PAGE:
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Don't rubbish our marine wildlife!

Many marine animals confuse plastic bags, balloons, bait packets, lolly wrappers and rubber with prey and eat them.

Plastic bags and balloons floating in the water look like jellyfish. Turtles often eat them and choke or starve to death because they have so much plastic in their stomachs.

Seabirds eat polystyrene balls and plastic buoys, after confusing them with fish eggs and crustaceans. This makes them very sick!

Baleen whales such as blue whales, humpbacks and southern right whales take big gulps of water to feed on krill that they filter through their baleen, and may accidentally swallow plastic rubbish when feeding. The plastic stays in their gut and stops them digesting their food, leading to a slow death!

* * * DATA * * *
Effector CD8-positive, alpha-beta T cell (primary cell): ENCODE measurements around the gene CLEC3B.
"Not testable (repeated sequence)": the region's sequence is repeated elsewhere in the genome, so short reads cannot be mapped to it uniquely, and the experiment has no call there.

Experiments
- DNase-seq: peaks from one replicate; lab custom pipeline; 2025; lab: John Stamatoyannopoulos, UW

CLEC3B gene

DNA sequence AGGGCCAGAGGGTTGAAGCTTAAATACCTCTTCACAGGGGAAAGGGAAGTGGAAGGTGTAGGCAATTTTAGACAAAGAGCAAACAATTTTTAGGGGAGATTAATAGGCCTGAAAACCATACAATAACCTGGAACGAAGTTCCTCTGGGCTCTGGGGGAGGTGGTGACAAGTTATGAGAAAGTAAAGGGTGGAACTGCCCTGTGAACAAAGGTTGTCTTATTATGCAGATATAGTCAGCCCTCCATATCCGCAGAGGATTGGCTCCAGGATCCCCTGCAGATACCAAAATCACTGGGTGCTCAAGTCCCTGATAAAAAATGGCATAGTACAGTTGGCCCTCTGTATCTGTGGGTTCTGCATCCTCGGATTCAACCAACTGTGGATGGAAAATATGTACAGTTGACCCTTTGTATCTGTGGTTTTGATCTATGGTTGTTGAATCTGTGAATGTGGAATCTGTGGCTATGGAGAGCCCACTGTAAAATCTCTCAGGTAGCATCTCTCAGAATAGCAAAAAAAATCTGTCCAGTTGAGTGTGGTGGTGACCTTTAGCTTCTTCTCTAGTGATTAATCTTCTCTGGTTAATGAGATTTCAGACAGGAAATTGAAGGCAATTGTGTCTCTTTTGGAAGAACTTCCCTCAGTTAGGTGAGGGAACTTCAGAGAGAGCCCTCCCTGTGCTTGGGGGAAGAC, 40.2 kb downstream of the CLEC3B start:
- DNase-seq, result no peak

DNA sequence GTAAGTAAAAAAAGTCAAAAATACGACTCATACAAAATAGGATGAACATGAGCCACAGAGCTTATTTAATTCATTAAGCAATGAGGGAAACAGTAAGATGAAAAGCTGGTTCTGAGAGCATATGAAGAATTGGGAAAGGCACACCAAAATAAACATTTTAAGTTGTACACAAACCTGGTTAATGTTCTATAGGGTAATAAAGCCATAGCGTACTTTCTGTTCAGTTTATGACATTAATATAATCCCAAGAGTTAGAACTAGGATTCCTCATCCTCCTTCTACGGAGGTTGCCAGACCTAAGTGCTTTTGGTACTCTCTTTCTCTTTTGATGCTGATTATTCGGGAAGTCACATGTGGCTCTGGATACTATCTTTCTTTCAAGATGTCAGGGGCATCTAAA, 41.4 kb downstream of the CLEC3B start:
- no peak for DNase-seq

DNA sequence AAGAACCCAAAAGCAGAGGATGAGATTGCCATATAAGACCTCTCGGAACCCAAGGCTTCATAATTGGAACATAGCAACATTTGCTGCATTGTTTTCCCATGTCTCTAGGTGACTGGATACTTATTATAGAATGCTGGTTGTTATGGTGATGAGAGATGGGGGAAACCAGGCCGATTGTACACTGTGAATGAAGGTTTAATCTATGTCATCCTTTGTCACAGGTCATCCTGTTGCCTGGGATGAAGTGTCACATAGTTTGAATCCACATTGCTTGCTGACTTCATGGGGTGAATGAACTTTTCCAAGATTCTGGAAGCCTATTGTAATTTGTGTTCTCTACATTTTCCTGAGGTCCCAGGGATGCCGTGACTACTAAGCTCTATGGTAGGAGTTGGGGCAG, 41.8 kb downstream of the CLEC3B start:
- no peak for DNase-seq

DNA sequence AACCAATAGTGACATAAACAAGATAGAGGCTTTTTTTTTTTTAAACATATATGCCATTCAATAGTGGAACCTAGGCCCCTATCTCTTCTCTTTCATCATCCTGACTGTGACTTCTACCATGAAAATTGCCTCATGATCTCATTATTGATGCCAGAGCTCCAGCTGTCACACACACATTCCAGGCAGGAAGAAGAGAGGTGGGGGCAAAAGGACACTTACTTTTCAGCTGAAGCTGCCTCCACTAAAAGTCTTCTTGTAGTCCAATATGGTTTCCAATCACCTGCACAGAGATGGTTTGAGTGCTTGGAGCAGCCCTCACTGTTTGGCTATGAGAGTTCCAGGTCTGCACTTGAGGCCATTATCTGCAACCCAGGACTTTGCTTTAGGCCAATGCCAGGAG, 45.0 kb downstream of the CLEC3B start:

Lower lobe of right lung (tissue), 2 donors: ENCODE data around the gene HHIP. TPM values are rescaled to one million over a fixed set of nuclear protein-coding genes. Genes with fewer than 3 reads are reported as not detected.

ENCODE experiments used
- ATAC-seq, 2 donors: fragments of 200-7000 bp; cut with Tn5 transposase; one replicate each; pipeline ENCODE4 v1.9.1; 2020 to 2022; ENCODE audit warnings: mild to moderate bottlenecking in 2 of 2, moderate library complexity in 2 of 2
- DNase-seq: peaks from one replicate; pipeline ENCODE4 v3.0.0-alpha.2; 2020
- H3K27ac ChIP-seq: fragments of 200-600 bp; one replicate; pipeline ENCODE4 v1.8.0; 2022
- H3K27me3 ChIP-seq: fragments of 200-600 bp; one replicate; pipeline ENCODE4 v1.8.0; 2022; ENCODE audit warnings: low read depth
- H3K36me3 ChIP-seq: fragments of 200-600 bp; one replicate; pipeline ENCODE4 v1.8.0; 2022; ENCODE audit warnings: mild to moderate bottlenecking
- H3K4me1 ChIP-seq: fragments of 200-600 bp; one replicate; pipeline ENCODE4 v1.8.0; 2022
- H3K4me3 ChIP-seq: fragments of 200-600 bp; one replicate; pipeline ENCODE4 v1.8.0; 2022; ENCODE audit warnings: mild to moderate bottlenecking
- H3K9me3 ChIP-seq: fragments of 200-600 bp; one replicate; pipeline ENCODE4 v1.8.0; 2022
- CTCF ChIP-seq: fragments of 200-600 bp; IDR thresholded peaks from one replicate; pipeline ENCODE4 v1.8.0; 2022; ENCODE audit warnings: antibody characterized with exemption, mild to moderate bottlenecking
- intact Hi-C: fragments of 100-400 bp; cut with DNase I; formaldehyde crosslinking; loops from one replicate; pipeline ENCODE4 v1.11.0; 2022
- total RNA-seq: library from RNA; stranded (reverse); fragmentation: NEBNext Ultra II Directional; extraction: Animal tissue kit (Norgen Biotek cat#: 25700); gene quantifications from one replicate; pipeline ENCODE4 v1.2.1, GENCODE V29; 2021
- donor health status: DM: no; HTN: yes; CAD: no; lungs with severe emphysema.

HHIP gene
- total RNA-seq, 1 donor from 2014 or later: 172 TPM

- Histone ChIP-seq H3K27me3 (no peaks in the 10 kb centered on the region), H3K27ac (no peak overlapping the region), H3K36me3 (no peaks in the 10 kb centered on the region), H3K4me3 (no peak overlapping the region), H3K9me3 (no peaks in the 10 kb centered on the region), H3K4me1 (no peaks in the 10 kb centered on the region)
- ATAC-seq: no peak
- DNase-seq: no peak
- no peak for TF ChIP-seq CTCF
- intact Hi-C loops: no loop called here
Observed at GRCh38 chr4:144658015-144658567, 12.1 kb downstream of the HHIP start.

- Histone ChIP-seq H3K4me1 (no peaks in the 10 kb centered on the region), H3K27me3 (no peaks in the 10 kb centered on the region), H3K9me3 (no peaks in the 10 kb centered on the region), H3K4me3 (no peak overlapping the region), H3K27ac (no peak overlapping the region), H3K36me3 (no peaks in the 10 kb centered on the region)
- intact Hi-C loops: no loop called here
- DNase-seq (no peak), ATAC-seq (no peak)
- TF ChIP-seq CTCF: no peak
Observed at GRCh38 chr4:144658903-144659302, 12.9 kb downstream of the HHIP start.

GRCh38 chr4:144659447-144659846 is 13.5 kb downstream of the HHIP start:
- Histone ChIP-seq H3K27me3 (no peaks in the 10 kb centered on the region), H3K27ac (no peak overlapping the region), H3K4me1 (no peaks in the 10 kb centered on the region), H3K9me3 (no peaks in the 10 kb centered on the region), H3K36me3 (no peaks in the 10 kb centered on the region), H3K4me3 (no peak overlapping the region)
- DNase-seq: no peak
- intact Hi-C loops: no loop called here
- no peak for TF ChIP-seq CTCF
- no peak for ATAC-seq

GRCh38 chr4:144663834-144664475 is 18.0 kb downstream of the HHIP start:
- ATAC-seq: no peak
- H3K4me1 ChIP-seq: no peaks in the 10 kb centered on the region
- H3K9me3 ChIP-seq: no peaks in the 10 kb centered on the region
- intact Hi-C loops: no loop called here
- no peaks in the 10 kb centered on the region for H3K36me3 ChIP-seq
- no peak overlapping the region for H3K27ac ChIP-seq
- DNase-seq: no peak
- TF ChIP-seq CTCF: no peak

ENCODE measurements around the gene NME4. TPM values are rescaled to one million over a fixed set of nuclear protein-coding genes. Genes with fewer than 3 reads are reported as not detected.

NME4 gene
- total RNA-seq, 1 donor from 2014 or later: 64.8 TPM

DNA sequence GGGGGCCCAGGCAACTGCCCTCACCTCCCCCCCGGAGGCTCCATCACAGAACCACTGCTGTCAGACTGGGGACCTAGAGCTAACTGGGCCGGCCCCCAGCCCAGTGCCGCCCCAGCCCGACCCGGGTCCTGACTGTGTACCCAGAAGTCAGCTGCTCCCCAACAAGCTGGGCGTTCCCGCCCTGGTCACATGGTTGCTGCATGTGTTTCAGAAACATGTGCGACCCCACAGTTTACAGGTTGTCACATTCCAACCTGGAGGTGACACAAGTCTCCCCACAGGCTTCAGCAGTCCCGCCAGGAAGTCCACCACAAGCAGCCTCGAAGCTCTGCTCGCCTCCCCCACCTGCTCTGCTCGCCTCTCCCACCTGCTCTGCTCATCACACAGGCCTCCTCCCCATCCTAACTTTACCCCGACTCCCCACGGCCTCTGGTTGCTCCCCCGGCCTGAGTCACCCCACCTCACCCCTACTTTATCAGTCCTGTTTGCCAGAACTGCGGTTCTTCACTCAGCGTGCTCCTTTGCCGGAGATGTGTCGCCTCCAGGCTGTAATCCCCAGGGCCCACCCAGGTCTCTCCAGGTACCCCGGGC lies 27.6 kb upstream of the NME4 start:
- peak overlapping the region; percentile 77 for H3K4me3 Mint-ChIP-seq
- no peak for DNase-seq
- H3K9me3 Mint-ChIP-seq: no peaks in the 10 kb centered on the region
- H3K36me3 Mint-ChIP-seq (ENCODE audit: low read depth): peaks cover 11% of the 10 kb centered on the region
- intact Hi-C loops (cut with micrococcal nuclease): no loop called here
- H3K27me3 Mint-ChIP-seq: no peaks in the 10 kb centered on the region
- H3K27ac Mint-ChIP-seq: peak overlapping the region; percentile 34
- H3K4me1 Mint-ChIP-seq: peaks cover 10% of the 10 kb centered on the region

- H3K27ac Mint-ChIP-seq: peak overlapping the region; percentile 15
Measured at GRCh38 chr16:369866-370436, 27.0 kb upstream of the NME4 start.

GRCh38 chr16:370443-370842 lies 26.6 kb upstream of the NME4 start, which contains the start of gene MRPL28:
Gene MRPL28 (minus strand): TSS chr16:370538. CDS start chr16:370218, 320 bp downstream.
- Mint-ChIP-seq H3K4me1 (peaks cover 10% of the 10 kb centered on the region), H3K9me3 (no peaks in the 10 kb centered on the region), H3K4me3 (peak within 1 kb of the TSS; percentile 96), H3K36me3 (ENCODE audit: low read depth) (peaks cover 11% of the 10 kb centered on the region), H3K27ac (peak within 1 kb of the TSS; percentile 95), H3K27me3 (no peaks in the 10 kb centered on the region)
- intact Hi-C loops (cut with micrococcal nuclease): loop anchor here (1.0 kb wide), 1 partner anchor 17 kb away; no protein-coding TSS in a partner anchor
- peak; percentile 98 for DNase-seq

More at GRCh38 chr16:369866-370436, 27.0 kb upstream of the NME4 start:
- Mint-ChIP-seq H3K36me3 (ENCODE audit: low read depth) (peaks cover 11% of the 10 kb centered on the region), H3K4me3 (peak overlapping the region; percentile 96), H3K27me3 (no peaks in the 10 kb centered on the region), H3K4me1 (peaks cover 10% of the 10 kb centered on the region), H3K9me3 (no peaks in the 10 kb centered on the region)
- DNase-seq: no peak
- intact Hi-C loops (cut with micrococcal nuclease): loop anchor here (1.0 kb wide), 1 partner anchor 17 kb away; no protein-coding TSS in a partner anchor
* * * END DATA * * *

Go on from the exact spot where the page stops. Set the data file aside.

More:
Seal with cable tie around neck
Seal with cable tie around neck

Remember Lovelace in the movie Happy Feet? If animals become entangled in lines, nets, ropes or plastic it can restrict their movement and lead to starvation, infection, amputation and drowning. Turtles, whales, sea lions, seabirds and dolphins may be severely injured and even die if they become entangled.

Marine park rangers from the Department of Parks and Wildlife help to educate boat users and other marine park users about disposing of plastic bags and other rubbish thoughtfully. Next time you are visiting Western Australia's marine parks or any of the State's many other beautiful marine areas, make sure to put your rubbish in the bin.

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